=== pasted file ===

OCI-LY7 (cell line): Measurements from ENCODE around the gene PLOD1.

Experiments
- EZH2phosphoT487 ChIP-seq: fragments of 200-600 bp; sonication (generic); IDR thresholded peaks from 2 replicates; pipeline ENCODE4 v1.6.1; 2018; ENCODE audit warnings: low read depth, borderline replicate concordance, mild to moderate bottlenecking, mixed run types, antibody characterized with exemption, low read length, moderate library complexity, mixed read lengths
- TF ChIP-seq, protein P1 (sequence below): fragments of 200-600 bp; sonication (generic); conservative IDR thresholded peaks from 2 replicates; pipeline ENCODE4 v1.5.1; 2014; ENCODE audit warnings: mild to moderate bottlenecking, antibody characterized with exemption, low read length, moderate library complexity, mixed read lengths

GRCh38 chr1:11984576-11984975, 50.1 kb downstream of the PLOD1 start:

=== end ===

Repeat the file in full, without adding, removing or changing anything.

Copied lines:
OCI-LY7 (cell line): Measurements from ENCODE around the gene PLOD1.

Experiments
- EZH2phosphoT487 ChIP-seq: fragments of 200-600 bp; sonication (generic); IDR thresholded peaks from 2 replicates; pipeline ENCODE4 v1.6.1; 2018; ENCODE audit warnings: low read depth, borderline replicate concordance, mild to moderate bottlenecking, mixed run types, antibody characterized with exemption, low read length, moderate library complexity, mixed read lengths
- TF ChIP-seq, protein P1 (sequence below): fragments of 200-600 bp; sonication (generic); conservative IDR thresholded peaks from 2 replicates; pipeline ENCODE4 v1.5.1; 2014; ENCODE audit warnings: mild to moderate bottlenecking, antibody characterized with exemption, low read length, moderate library complexity, mixed read lengths

GRCh38 chr1:11984576-11984975, 50.1 kb downstream of the PLOD1 start: